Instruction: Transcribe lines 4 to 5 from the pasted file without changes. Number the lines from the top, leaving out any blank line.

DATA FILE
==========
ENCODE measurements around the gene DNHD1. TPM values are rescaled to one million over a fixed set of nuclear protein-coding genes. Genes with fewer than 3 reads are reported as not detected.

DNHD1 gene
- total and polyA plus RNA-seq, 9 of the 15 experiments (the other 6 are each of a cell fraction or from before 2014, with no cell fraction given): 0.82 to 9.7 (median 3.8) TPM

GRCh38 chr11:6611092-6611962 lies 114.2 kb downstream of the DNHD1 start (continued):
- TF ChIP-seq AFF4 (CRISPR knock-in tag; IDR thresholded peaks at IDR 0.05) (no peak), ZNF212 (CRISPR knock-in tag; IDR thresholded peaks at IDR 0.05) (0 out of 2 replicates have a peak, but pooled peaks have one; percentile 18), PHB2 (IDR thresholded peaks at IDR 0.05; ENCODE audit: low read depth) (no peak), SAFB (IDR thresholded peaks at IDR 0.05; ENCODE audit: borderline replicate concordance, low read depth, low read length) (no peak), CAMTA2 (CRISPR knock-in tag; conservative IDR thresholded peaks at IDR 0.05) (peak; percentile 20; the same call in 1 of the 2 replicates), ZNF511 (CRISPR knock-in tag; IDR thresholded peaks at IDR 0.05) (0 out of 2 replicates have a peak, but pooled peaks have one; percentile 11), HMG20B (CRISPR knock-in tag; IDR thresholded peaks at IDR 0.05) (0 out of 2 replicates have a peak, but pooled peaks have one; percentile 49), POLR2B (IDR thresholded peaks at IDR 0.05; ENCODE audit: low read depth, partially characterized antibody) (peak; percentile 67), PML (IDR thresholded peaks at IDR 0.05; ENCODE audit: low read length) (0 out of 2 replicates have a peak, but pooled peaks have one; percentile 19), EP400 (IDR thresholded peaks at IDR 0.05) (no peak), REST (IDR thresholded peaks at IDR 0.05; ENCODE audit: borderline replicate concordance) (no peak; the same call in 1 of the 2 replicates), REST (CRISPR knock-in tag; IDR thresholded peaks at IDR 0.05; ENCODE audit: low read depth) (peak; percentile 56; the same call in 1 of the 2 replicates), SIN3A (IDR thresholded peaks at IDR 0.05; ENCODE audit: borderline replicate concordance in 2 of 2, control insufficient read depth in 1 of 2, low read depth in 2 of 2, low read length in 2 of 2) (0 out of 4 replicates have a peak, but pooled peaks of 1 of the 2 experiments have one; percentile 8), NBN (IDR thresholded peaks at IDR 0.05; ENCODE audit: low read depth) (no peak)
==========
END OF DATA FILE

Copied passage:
GRCh38 chr11:6611092-6611962 lies 114.2 kb downstream of the DNHD1 start (continued):
- TF ChIP-seq AFF4 (CRISPR knock-in tag; IDR thresholded peaks at IDR 0.05) (no peak), ZNF212 (CRISPR knock-in tag; IDR thresholded peaks at IDR 0.05) (0 out of 2 replicates have a peak, but pooled peaks have one; percentile 18), PHB2 (IDR thresholded peaks at IDR 0.05; ENCODE audit: low read depth) (no peak), SAFB (IDR thresholded peaks at IDR 0.05; ENCODE audit: borderline replicate concordance, low read depth, low read length) (no peak), CAMTA2 (CRISPR knock-in tag; conservative IDR thresholded peaks at IDR 0.05) (peak; percentile 20; the same call in 1 of the 2 replicates), ZNF511 (CRISPR knock-in tag; IDR thresholded peaks at IDR 0.05) (0 out of 2 replicates have a peak, but pooled peaks have one; percentile 11), HMG20B (CRISPR knock-in tag; IDR thresholded peaks at IDR 0.05) (0 out of 2 replicates have a peak, but pooled peaks have one; percentile 49), POLR2B (IDR thresholded peaks at IDR 0.05; ENCODE audit: low read depth, partially characterized antibody) (peak; percentile 67), PML (IDR thresholded peaks at IDR 0.05; ENCODE audit: low read length) (0 out of 2 replicates have a peak, but pooled peaks have one; percentile 19), EP400 (IDR thresholded peaks at IDR 0.05) (no peak), REST (IDR thresholded peaks at IDR 0.05; ENCODE audit: borderline replicate concordance) (no peak; the same call in 1 of the 2 replicates), REST (CRISPR knock-in tag; IDR thresholded peaks at IDR 0.05; ENCODE audit: low read depth) (peak; percentile 56; the same call in 1 of the 2 replicates), SIN3A (IDR thresholded peaks at IDR 0.05; ENCODE audit: borderline replicate concordance in 2 of 2, control insufficient read depth in 1 of 2, low read depth in 2 of 2, low read length in 2 of 2) (0 out of 4 replicates have a peak, but pooled peaks of 1 of the 2 experiments have one; percentile 8), NBN (IDR thresholded peaks at IDR 0.05; ENCODE audit: low read depth) (no peak)